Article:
[pacman-dev] [PATCH] makepkg: rework --skip-integ
allan at archlinux.org
Sat Nov 7 09:38:44 EST 2009
Loui Chang wrote:
> On Fri 30 Oct 2009 22:21 +1000, Allan McRae wrote:
>> Loui Chang wrote:
>>> On Fri 30 Oct 2009 15:29 +1000, Allan McRae wrote:
>>>> Loui Chang wrote:
>>>>> On Thu 29 Oct 2009 14:40 +1000, Allan McRae wrote:
>>>>>> Jeff wrote:
>>>>>>>> Patch  extends the --skipinteg option allow the generation of
>>>>>>>> a source tarball without requiring the checking of the integrity
>>>>>>> You've given the what, but what is the why? If the source integrity is
>>>>>>> flawed, then the generated source package is flawed. This seems like
>>>>>>> something that should be safeguarded against, IMO.
>>>>>> I can come up with two use cases:
>>>>>> 1) making a PKGBUILD for a snapshot release that is always accessible
>>>>> >from some sort of LATEST release directory symlink. Many projects
>>>>>> use something like that. That way the PKGBUILD does not need updated
>>>>>> every time a snapshot is release. While it may be argued that it is
>>>>>> better to use a svn/cvs/git/etc PKGBUILD, in many cases the snapshots
>>>>>> are generally sanity checked before release.
>>>>>> 2) This happens to me occasionally. Someone sends me a PKGBUILD they
>>>>>> can not get working. I see an obvious error, fix it and send the
>>>>>> PKGBUILD back saying "try this" because I really do not want to
>>>>>> download the sources/dependencies to check myself.
>>>>> In both cases if you could omit checksums and makepkg could interpret
>>>>> that as "the packager doesn't really care about integrity, skip checks".
>>>> In case 2, why would I delete the checksums that are correct and
>>>> supplied just because I do not want to download the source to check
>>> How do you know they are correct if you haven't checked them?
>> Please read case two again. I can assume they are correct given they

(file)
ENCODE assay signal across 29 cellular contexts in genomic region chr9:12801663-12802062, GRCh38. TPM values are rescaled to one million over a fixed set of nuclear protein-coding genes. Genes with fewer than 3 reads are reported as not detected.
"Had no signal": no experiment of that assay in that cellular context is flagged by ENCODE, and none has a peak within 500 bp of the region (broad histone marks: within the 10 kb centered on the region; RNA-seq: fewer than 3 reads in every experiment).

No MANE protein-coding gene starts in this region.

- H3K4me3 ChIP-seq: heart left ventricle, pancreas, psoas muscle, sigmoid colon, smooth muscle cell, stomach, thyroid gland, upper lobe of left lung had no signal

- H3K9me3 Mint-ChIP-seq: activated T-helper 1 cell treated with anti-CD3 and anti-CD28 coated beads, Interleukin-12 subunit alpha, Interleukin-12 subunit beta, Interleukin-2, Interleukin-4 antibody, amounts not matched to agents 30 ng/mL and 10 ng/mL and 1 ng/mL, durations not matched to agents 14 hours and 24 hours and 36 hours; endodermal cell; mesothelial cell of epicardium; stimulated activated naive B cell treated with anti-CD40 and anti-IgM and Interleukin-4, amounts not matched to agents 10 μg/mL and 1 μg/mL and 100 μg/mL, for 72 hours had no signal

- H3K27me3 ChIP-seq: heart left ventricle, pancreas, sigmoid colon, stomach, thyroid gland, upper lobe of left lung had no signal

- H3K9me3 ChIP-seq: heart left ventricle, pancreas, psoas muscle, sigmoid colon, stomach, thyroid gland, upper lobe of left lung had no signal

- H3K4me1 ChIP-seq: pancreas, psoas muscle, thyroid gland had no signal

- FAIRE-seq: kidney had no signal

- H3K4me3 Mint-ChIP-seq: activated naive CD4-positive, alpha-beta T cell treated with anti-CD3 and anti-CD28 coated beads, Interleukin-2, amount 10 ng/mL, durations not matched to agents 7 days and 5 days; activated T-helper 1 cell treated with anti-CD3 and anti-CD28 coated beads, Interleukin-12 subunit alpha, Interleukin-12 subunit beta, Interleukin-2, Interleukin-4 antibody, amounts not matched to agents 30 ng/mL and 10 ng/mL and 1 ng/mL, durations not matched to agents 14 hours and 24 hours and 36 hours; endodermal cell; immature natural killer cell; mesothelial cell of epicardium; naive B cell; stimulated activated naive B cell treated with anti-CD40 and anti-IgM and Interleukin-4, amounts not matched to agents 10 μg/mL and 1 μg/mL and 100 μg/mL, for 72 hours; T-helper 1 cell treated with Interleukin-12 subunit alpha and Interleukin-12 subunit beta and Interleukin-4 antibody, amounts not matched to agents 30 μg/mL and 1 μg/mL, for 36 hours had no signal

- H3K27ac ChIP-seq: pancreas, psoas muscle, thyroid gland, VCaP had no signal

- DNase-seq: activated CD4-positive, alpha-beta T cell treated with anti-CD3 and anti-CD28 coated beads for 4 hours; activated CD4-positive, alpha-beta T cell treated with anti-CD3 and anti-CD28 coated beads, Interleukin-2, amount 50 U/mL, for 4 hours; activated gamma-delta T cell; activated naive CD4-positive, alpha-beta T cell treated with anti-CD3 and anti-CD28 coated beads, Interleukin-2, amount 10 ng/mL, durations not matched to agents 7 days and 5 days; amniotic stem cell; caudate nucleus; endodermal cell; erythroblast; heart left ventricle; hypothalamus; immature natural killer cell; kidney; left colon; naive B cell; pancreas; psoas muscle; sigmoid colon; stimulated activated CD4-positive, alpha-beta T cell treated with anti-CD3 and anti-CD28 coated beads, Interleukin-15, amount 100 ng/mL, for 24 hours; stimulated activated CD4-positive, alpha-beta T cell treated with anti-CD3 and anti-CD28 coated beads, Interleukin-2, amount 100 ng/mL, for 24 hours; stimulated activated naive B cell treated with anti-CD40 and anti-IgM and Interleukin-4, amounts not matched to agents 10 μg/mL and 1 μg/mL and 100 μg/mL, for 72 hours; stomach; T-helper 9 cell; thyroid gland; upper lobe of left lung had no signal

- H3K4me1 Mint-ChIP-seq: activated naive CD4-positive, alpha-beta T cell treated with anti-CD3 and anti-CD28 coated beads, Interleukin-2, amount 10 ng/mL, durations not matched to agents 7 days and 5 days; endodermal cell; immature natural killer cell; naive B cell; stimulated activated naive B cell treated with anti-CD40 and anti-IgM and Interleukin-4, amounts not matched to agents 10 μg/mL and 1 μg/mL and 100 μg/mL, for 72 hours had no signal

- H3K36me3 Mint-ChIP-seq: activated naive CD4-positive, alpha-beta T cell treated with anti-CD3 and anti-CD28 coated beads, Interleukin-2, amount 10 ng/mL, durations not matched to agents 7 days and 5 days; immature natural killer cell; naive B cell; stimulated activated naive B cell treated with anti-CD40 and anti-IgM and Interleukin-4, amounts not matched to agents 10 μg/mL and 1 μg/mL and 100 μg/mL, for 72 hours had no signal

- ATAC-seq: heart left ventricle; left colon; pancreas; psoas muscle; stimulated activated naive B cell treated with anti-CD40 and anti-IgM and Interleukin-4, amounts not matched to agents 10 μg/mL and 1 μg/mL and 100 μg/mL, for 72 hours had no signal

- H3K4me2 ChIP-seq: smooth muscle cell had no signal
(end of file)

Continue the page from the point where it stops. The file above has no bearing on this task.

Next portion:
>> were provided to me and I do not want to download the sources to get
>> them. I have this happen to me around once every week or two which
>> is one of the reason I was motivated to write this patch.
> You can assume sure, but you can't know. It could be a reason behind
> your user's problems. The only true way to maintain integrity is to do
> the checks.
> You can look at it this way: with makepkg you are making a 'source
> package' so you want to maintain integrity. If you just want to send
> people a bunch o files, tar is a more suitable tool.
>>>>> It could print a warning, and you don't need another fancy flag.
>>>> Note it is not another fancy flag. It is a reuse of an already
>>> Sorry. I guess the man page needs updating. Looks like it's pretty new.
>> man makepkg:
>> Do not fail when the PKGBUILD does not contain any integrity
>> checks, just print a warning instead.
> Aha. Thanks, I see it.
>>>> implemented flag. And that suggestion would mean that instead of
>>>> the current error on no integrity checks, makepkg would instead just
>>>> print a warning (which is as good as being silent early in the build
>>>> process). My patch, keeps that error and the user has to go out of
>>>> their way to use --skipinteg. You would not type this unless you had
>>>> a reason, so in the vast, vast majority of cases, the integrity
>>>> checks will be performed.
>>> If you're just someone who's building (not the packager) and you're
>>> adding checksums to the PKGBUILD afterwards, you don't really know
>>> whether the source is valid or not. It's a waste of time, and a false
>>> sense of integrity to add them afterwards, and then have to use
>> What is your point here? I never said anything about adding checksums
>> afterwards. And why would you use --skipinteg after adding
>> checksums? I am entirely lost... Also, I see no way that not
>> shipping checksums in a PKGBUILD would give a false sense of
>> security. You would need to use the --skipinteg flag to build the
>> package, which would seem to flag insecure to me.
> You might add checksums to not have to use --skipinteg, but integrity
> actually wouldn't be insured in that case.
> You might use --skipinteg after adding checksums if your sources
> snapshot changed.
> You have a point that needing --skipinteg makes the user aware of
> insecure/invalid sources, but that only applies when building binaries for
> yourself. Checksums should always be enforced when distributing binaries
> to others. So my suggestion of skipping checks if checksums are missing
> was flawed. Checks should always be enforced.
> The --skipinteg flag just seems like a workaround for the lazy.
I just want to point out that I have run into yet another situation
where --skipinteg when generating a source package would be useful. I
am moving some packages from the Arch repos to the AUR. The md5sums are
obviously correct but I am forced to download the sources. (Well, I am
not as my makepkg is patched... but you get my point).
This is the only case I can think of in makepkg/pacman where we force a
user to do something the "correct" way. For every other check I can
think of, there is a flag to stop it being performed.
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